+0
There is a box. We put into it k smaller boxes OR no ones. Then, for each of the new boxes, we put k smaller boxes into it OR no ones. That means that for each box there are only two alternatives: either it is left empty or it is filled with k new boxes. Which alternative has been realized for every given box is not known. And this procedure is repeated for an unknown (finite, of course) ammount of times.

Now there are m full boxes in the structure.

Given m and k, find the number of empty boxes!

If you don't understand the riddle question are welcome.
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too be techinical, this is not a riddle. could be the same m could equal k or even m< k
Of course, m=k, m>k and m0-1m and k are integers.

The numbers m and k are given. You are to calculate the number of empty boxes through m and k, that is, find a formula.
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Ant_222There is a box. We put into it k smaller boxes OR no ones. Then, for each of the new boxes, we put k smaller boxes into it OR no ones. That means that for each box there are only two alternatives: either it is left empty or it is filled with k new boxes. Which alternative has been realized for every given box is not known. And this procedure is repeated for an unknown (finite, of course) ammount of times. Now there are m full boxes in the structure. Given m and k, find the number of empty boxes! If you don't understand the riddle question are welcome.
Well, suppose we numerate the boxes as we add them and define by the function f(n) = {0,1} is the n-th filled with k new boxes {1} or not {0}. In general case for any function f it is not possible to give a shorthand formula.

In general, after we load all boxes all we can do is to count.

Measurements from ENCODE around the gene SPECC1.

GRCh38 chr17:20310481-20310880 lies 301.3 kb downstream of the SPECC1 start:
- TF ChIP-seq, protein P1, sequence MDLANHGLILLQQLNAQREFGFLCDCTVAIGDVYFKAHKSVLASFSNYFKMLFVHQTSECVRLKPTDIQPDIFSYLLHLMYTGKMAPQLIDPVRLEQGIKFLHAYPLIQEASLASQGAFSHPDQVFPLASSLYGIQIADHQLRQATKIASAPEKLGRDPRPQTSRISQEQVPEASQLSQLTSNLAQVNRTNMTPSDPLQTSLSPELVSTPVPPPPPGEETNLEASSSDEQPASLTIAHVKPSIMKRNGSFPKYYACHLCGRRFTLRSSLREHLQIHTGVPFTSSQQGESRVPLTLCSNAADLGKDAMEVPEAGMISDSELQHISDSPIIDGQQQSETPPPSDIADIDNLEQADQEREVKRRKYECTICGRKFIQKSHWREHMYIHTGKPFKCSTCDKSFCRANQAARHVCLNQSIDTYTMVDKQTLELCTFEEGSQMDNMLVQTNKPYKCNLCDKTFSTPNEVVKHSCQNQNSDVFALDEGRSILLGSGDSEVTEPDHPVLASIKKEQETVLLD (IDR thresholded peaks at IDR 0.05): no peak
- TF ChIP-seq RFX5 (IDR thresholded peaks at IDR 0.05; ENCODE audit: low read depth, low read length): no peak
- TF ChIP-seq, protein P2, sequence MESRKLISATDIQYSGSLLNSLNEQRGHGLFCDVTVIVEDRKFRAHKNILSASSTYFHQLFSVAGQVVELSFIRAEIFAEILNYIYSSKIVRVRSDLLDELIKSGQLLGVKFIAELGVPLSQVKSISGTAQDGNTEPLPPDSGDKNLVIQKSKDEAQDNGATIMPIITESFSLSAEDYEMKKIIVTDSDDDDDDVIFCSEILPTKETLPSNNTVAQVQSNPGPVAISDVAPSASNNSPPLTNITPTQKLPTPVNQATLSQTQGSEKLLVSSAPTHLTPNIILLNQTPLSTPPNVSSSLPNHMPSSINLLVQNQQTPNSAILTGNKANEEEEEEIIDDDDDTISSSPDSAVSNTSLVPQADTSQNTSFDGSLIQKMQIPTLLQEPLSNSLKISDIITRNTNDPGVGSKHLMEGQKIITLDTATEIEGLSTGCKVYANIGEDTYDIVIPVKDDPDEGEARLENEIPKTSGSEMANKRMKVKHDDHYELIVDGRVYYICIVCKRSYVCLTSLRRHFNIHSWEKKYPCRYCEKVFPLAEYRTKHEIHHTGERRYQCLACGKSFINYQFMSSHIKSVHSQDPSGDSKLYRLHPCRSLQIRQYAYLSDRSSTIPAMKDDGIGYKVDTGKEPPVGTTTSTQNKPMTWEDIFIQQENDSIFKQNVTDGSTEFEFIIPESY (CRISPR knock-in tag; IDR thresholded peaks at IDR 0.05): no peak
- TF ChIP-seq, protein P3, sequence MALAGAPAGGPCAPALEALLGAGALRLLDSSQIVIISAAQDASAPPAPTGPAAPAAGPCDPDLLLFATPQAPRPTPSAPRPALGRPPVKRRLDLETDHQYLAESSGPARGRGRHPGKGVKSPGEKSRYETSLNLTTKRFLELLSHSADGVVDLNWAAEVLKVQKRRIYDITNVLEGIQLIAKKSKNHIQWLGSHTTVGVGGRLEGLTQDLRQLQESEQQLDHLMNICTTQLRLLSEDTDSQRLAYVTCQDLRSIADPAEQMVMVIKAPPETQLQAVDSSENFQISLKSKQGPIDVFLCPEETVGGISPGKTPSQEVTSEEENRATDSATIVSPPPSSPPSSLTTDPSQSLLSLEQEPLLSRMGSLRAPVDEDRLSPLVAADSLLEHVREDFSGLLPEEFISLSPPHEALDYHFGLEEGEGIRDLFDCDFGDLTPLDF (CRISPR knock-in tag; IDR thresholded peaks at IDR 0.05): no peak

For some cases like when we know at least something about how we fill in the boxes, for example we know that in half cases we fill and in half cases we leave a box empty, we can give a statistical formula. For some special cases there is a way to find a quick way (to find a formula) to calculate the final number of empty boxes, for example, if we know that we fill boxes this way: 5 we fill 5 we do not. In these cases, we use elements of fractal math. Without that there is no closed formula apart from a pure counting.

There are some techniques that give some superior approximation for every case of f(n), they require a lot of knowledge about f(n) but they are all far from the average English forum user to understand. There is no particular difference between this last mentioned analysis and counting, actually what we have to know about f(n) is more complex than counting. Yet, this last mentioned form of analysis allows for generalization. In case of counting there is no possible generalization, no formula.

So what f(n) did you have in mind? How you wanted the box to be filled? What is the procedure used? Can we assume at least that on average in half cases we have box filled an in half we do not?
«In general, after we load all boxes all we can do is to count»